The Outdoors Party supports the current ban on the export of live animals for slaughter and also advocates closing the loophole allowing animals to be exported for breeding. The party says that such exports in reality are often for slaughter. It supports banning live exports by sea.
The Labour Party’s performance on animal welfare has been very disappointing in the past three years. Prior to the 2017 election, the party’s then-animal welfare spokesperson said that Labour supported a Minister for Animal Welfare and a speedy phase-out of factory farming.
However, once Labour took office it declined to be bound by or act on its previous spokesperson’s commitments.
For the first time in history in Aotearoa, Labour in 2017 appointed an Associate Agriculture Minister with specific responsibility for animal welfare. However, when Meka Whaitiri lost her position, Labour did not appoint a replacement. In 2020, its policy is to have no minister with responsibility for animal welfare and it does not support an independent Commissioner for Animal Welfare.
Labour stated in its response that it believed that the Hon Damien O’Connor was an effective minister through his portfolios. This ignores the conflict inherent in having the minister responsible for agriculture and primary industries also in charge of animal welfare.
Labour does not support banning fireworks.
Labour in 2019 began work on greatly restricting live exports, which was extremely encouraging, but that initiative has now stalled.
National in 2020 received a mark of 2.75 out of 20 for its response to Animal Agenda Aotearoa. In 2014, National’s mark was 1 out of 10 and in 2014 it was marked 4.5 out of 20.
National supports cameras on fishing boats but not cameras in slaughterhouses. The party says its environmental policy focuses on sustainable land use.
National says that it has supported a number of initiatives to protect Māui and Hector’s dolphins, including the Dan Rogers marine reserve in Akaroa Harbour.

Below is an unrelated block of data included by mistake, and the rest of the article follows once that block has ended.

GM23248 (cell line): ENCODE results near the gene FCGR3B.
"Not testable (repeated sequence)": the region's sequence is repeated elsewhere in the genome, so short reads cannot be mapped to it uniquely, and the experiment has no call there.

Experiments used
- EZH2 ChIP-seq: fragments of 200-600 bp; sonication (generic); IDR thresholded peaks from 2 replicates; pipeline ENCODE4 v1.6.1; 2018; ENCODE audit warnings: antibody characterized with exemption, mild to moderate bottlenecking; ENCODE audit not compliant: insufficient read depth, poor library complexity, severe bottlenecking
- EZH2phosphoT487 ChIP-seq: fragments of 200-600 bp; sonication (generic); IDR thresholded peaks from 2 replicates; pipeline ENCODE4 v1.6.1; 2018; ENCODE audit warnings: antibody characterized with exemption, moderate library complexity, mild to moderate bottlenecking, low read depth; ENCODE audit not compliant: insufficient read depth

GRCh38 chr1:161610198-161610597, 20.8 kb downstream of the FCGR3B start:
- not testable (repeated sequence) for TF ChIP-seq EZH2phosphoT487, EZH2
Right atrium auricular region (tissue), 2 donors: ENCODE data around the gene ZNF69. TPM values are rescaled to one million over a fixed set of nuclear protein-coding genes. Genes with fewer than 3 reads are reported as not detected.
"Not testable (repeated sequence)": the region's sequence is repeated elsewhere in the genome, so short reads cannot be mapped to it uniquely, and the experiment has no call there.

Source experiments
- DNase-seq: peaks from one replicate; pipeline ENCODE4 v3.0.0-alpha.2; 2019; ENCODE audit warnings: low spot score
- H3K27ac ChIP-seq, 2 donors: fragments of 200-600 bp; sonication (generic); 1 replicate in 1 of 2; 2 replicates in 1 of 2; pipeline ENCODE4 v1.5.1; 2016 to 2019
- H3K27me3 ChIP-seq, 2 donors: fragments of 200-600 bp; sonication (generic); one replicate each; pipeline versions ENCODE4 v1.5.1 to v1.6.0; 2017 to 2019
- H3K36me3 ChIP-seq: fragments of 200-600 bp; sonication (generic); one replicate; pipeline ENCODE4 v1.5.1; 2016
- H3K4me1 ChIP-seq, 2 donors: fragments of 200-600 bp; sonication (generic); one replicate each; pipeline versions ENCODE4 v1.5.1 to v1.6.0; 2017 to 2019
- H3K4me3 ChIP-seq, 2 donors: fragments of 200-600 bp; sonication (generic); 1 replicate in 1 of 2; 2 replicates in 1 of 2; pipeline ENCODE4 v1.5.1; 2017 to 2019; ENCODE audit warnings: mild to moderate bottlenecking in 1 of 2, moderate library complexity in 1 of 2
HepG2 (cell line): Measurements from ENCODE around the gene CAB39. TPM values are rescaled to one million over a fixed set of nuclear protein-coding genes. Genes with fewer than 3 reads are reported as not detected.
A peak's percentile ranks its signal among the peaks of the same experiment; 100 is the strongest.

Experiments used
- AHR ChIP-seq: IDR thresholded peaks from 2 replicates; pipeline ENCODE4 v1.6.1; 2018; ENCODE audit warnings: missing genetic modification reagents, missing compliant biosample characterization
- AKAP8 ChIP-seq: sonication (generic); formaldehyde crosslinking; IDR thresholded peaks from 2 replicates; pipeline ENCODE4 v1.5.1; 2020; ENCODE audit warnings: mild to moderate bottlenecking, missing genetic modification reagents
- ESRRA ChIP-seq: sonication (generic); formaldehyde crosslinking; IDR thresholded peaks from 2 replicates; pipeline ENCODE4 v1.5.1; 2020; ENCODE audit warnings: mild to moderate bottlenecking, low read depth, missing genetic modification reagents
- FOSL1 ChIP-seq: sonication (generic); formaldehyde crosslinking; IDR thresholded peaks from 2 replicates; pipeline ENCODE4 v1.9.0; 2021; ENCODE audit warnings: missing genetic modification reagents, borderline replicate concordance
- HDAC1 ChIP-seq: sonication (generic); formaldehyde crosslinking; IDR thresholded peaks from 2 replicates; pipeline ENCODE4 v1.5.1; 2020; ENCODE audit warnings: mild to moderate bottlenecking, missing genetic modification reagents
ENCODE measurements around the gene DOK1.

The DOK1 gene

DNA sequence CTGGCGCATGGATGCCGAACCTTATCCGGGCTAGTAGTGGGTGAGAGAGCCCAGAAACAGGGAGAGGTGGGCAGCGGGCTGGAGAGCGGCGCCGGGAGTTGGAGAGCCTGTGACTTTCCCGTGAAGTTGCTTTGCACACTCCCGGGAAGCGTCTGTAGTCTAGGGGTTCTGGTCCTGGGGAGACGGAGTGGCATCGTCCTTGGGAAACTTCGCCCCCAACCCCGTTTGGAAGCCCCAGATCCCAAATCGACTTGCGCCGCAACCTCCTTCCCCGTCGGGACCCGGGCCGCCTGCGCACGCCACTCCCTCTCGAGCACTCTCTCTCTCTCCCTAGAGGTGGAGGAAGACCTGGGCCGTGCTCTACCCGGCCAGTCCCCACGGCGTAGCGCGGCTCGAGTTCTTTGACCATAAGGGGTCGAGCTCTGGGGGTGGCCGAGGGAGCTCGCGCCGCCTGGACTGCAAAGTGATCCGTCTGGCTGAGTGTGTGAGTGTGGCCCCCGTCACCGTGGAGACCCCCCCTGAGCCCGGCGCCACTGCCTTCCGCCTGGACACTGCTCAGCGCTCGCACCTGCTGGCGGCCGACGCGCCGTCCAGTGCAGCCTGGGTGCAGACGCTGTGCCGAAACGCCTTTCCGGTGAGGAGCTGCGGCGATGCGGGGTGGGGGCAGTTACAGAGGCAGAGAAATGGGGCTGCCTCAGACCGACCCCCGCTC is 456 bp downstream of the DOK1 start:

The party does not support banning rodeos or greyhound racing. National believes that use of the forced swim test and other types of animal testing should be decided by the relevant institutions.
New Zealand First
New Zealand First did not complete the questionnaire or provide any response at all to Animal Agenda Aotearoa in 2020. In 2014, the party completed the survey and was marked 1 out of 10. In 2017, it received a mark of 8.95 out of 20.
ACT New Zealand did not respond to the Animal Agenda Aotearoa questionnaire in 2014, 2017 or 2020 and as far as we know does not have an animal policy or an animal spokesperson. It was therefore marked zero on all questions.
MANA did not respond to the Animal Agenda Aotearoa questionnaire in 2020. MANA did not exist in 2014, but in 2017 it completed the survey and was marked 1 out of 20.
The Māori Party did not respond to the Animal Agenda Aotearoa questionnaire in 2020. In 2017, the Māori Party completed the questionnaire and was marked 15 out of 20.
The New Conservatives did not complete the Animal Agenda Aotearoa questionnaire, but provided a one-line response –
“As a minor party we do not have policies on every area, and a policy on animals we do not have.”
The New Zealand Democratic Party for Social Credit
The New Zealand Democratic Party for Social Credit did not respond to the Animal Agenda Aotearoa questionnaire.
The Opportunities Party
The Opportunities Party did not respond to the Animal Agenda Aotearoa questionnaire. This is a step backwards from 2017, when TOP answered the survey and received a mark of 2.5 out of 20. TOP did not exist in 2014.
Vision New Zealand did not complete the Animal Agenda Aotearoa questionnaire, but provided the following response -
“Vision New Zealand’s policy focus is on the welfare of vulnerable humanity:
Unborn children who can now be aborted up to birth and left to die if they survive being aborted
The elderly with the End of Life Bill
The thousands of families in poverty and the homeless
Those who are wilfully discriminated against and marginalised in our society ie Maori
The loss of our precious freedoms and
The attach (sic) on the Church and our founding faith”.